"Tired" may be part of the word "retired," but it doesn't ring true in Pace.

The Pace/Pea Ridge Wal-Mart's workforce includes about 40 veterans from various wars.

Coming straight from military service, some were afraid they would not find a decent job. Stephen Williams, store manager, says: "Wal-Mart has always had a flexible workplace policy regarding former military members."

For many of these folks wanting to stay close to home after the experiences of far-away combat zones, relief was found at the local superstore: a job, a position in a community - a way to make a living in a difficult economy.

Williams, himself a 2003 Iraqi Freedom veteran, returned to Milton to find employment and was hired as a store manager three years ago. He went directly from college to the Marine Corps, to Wal-Mart.

"When I hear about a veteran looking to transition, I will meet with him in person. We always look favorably on military experience," says Williams.

The local store has former military members from every branch and from many wars.

Officials say every attempt is made to cater to the needs of a specific challenge a veteran might have in his/her search for employment.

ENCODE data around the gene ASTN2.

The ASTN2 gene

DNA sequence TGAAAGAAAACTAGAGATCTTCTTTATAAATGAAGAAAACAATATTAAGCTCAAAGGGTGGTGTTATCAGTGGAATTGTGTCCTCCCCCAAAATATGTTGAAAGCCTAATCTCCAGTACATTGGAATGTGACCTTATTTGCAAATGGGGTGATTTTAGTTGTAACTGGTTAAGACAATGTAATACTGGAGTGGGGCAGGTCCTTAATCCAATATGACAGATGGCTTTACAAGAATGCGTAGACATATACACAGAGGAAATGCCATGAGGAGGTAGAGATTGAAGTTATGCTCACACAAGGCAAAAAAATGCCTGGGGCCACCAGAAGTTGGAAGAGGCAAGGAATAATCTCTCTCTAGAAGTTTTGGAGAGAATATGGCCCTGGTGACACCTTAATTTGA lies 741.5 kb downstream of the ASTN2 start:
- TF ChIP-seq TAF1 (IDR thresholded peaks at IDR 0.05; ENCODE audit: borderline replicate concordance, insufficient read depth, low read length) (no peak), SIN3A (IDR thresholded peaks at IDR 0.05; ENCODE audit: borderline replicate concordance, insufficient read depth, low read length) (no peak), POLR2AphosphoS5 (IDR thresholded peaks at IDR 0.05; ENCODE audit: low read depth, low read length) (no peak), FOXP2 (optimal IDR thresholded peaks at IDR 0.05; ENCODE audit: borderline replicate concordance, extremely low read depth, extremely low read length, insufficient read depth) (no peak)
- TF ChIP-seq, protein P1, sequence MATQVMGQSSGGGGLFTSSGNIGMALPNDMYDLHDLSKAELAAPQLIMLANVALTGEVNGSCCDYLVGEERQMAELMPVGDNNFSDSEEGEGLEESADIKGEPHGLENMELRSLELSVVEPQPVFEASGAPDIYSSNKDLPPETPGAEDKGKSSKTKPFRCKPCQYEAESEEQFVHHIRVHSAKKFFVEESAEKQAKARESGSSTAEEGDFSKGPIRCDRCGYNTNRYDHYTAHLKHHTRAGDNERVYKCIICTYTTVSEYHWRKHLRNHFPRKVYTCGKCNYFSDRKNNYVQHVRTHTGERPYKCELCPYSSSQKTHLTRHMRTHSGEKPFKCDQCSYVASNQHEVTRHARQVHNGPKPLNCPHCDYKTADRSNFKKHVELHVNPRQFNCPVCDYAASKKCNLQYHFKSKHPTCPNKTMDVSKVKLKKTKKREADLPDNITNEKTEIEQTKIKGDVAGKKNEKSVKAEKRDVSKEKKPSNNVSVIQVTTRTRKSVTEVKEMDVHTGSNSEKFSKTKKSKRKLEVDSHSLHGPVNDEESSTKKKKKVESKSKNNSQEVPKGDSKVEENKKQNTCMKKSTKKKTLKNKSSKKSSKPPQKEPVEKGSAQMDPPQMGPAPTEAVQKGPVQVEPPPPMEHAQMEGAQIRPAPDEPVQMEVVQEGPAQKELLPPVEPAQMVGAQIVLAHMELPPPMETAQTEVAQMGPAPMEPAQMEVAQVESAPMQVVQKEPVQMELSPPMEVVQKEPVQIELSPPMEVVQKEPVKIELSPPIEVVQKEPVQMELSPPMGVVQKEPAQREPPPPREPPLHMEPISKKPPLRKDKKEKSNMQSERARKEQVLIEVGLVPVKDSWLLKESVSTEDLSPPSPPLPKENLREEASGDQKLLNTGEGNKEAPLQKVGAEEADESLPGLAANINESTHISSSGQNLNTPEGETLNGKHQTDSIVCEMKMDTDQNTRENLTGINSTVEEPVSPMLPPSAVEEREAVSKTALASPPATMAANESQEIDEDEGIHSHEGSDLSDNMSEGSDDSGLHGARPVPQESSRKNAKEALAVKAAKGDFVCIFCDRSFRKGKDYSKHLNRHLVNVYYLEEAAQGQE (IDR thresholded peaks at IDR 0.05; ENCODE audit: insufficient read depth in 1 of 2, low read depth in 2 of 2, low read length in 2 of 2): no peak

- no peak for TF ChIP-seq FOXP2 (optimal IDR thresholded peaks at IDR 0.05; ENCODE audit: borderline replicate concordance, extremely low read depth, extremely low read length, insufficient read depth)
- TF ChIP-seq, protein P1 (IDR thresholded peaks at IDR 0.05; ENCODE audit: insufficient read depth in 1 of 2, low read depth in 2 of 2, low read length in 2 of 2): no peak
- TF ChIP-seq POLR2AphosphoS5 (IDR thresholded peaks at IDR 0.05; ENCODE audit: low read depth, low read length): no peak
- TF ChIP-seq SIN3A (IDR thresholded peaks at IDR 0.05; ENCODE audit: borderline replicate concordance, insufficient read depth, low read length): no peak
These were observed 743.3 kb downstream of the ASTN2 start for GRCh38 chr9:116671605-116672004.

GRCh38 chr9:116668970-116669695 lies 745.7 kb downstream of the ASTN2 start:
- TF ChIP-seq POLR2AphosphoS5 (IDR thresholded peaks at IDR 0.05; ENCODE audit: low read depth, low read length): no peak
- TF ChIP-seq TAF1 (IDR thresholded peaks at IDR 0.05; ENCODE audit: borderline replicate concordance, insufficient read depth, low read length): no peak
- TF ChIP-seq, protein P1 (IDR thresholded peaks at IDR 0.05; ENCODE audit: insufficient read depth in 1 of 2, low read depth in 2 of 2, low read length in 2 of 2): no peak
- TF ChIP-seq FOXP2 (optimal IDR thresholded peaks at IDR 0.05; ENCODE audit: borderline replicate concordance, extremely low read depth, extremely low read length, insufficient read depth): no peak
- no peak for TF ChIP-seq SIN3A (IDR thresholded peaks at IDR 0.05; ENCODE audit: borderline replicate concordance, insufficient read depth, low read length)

Wal-Mart is the largest employer of Santa Rosa County with three stores and almost 1,300 workers. In January, the national retailer announced commitments to help returning veterans find jobs as they come off active duty. Speaking at the National Retail Federation’s annual BIG Show, Wal-mart U.S. President and CEO Bill Simon said, beginning on Memorial Day, Wal-mart will offer a job to any honorably discharged veteran in his or her first 12 months off active duty. Most of these jobs will be in Walmart stores and clubs, and some will be in distribution centers and the home office.

“Hiring a veteran can be one of the best business decisions you make,” says Simon. “Veterans have a record of performance under pressure. They’re quick learners and team players. They are leaders with discipline, training, and a passion for service. There is a seriousness and sense of purpose that the military instills, and we need it today more than ever.”

The company projects it will hire more than 100,000 veterans during the next five years. 

“We believe Wal-mart is already the largest private employer of veterans in the country, and we want to hire more,” adds Simon. “I can think of no better group to lead in revitalizing our economy than those who have served in uniform.

 "Through their service, veterans give us a land of freedom. When they return, it must be to a land ofpossibility.”